AJC Delegation Meets Portugal’s Prime Minister, Foreign Minister in Lisbon

October 12, 2012 – Lisbon – An AJC leadership delegation has just concluded a three-day visit to Lisbon. The AJC group's Iberian trip began earlier this week in Madrid. 

 

Despite the urgency of Portuguese budgetary talks, the AJC group was received at the highest levels of the Portuguese government, including by Prime Minister Pedro Passos Coelho. The 75-minute discussion focused on Portugal's economic challenge, the transatlantic partnership, and the Middle East, including the bilateral link between Portugal and Israel. It was held in a warm and friendly atmosphere.

 

Foreign Minister Paulo Portas stepped out of a 20-hour-long Cabinet discussion to spend 45 minutes with AJC. The principal topics of discussion were North Africa and the Middle East. As the minister noted, Morocco's capital is geographically closer to Lisbon than any European capital, underscoring for Portugal the particular importance of developments in the Maghreb.  

 

Separate meetings took place with U.S. Ambassador Allan Katz, Israeli Ambassador Ehud Gol, members of the Portugal-Israel friendship group in Parliament, and leaders of the local Jewish community, with which AJC maintains an international partnership agreement.

 

AJC Executive Director David Harris, who chaired the delegation, was invited to speak on the Middle East at Lisbon's prestigious National Defense Institute. He was also interviewed by two of the country's foremost television news programs, as well as the Portuguese news agency, on developments in the Middle East and the 2012 U.S. presidential election.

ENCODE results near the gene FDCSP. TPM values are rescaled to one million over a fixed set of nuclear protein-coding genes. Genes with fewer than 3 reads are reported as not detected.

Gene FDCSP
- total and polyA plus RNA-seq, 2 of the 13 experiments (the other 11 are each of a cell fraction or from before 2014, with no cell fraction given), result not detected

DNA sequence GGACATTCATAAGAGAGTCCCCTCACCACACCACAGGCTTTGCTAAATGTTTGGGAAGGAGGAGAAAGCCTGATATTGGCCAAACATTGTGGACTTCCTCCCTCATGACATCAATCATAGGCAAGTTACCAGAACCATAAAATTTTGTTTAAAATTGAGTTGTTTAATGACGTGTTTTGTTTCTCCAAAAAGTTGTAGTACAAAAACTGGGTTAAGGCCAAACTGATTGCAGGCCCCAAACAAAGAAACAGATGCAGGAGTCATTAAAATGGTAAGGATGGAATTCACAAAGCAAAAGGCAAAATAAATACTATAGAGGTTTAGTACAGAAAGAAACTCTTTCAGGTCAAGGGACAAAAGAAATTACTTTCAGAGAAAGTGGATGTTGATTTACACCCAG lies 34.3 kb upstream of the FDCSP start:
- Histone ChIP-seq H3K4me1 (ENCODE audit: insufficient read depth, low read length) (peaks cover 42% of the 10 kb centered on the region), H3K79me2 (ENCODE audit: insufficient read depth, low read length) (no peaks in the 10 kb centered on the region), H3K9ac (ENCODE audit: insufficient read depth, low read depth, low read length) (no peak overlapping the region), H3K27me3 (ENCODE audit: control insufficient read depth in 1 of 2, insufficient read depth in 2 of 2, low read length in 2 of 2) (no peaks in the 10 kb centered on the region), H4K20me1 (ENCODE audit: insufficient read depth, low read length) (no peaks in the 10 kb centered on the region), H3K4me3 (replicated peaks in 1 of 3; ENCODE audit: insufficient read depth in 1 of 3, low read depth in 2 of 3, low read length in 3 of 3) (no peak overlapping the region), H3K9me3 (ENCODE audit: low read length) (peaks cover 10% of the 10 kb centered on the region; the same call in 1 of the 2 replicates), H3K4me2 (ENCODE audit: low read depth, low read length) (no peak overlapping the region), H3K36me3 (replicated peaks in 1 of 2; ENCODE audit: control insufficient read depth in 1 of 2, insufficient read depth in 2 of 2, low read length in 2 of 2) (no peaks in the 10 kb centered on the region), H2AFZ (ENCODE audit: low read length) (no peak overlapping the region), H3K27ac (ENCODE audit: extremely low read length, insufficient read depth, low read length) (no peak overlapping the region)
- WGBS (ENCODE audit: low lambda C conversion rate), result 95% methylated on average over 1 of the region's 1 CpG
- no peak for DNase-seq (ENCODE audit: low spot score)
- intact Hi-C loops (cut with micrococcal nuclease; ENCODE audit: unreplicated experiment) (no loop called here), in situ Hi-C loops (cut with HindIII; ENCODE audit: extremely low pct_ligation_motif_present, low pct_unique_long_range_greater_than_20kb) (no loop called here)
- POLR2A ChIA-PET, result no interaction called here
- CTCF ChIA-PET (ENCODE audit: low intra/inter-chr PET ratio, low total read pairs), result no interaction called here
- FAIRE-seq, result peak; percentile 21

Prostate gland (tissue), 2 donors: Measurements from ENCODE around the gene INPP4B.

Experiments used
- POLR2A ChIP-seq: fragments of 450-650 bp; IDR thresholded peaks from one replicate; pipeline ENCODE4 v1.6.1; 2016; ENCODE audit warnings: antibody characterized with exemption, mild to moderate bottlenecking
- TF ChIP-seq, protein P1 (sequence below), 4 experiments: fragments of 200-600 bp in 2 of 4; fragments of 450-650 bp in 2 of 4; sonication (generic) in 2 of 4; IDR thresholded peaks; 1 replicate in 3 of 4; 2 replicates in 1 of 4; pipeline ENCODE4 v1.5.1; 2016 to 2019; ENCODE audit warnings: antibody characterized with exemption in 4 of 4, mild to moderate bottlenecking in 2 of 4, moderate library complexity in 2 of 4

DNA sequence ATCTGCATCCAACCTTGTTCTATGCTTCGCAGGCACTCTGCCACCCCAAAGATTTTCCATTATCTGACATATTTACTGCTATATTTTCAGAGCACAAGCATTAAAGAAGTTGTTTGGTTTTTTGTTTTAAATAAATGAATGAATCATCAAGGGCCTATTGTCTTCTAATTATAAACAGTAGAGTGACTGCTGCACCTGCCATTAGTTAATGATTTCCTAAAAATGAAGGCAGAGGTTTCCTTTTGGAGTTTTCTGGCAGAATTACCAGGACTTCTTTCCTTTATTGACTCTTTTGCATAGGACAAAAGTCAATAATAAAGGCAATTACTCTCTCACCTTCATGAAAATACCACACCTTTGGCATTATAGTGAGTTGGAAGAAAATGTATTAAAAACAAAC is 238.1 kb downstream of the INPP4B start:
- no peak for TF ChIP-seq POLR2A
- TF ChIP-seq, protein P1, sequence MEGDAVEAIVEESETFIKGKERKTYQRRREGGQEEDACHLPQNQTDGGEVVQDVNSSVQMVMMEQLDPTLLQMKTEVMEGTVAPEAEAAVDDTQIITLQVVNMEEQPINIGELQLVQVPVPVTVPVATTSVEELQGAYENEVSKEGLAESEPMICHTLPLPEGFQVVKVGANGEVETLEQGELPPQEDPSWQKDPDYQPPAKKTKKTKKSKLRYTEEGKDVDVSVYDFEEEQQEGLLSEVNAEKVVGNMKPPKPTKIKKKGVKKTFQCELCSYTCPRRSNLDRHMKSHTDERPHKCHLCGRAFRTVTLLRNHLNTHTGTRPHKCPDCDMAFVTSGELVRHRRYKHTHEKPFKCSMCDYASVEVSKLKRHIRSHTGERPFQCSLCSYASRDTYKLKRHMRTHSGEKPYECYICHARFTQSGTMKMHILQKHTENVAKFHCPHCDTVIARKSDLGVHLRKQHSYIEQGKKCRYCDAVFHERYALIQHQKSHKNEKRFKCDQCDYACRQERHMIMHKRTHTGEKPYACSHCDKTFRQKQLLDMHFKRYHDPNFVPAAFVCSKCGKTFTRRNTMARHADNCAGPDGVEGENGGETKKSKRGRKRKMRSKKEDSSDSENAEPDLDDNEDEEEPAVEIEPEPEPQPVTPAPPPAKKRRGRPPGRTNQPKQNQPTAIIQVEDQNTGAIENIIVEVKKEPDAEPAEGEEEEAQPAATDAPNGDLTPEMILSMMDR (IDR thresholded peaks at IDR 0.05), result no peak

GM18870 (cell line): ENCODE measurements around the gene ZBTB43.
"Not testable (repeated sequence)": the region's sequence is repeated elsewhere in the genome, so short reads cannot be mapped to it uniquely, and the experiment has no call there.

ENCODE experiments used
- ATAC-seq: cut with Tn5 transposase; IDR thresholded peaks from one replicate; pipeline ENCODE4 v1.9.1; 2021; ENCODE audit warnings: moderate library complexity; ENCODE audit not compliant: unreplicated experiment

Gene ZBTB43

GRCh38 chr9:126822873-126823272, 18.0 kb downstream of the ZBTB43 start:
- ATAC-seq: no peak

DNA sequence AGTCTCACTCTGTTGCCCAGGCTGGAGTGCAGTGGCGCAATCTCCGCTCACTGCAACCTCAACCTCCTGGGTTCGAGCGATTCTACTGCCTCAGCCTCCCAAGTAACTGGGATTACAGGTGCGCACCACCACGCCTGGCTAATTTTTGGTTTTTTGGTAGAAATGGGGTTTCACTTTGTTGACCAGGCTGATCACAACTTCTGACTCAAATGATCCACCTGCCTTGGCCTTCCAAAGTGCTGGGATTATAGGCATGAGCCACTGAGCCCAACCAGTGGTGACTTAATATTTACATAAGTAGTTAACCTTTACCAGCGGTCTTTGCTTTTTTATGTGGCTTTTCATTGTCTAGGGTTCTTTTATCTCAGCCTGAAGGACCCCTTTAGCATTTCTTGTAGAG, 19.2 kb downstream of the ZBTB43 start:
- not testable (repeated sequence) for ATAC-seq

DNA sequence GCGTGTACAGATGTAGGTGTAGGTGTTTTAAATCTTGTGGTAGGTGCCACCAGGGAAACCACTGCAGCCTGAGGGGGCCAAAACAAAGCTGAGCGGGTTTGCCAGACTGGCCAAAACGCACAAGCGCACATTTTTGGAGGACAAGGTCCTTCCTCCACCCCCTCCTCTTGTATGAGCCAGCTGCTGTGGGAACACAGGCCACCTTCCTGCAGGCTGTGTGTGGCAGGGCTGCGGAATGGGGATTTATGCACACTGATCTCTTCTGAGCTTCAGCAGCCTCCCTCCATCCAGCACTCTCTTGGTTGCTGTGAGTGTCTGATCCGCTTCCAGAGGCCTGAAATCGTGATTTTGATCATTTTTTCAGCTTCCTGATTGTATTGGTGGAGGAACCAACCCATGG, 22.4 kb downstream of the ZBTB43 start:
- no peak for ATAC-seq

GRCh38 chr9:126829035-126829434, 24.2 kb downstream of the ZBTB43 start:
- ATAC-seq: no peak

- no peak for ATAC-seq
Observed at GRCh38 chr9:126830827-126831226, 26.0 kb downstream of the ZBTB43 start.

Portugal is not only one of the 27 EU member states, but also currently holds a rotating seat on the all-important UN Security Council.  In that capacity, Portugal has played a key role as chair of the Libya sanctions committee and by its unwillingness to support last year's Palestinian attempt to gain full UN membership, which was blocked.

 

"While Portugal's Jewish community today numbers only a few hundred, they are determined to preserve the legacy of Portuguese Jewish history, so brutally disrupted by the Inquisition, and to play an active part in their country's public affairs -- from Holocaust memory to intergroup dialogue, from pro-Israel advocacy to cultural and religious education," said Harris. "As always, we have been deeply touched and inspired by the community's dedication and commitment. We leave determined to deepen still further our link to Portugal and the Portuguese Jewish community."

 

AJC has long maintained a dialogue with Portuguese officials, principally through its Washington-based Latino and Latin American Institute and Brussels-based Transatlantic Institute.

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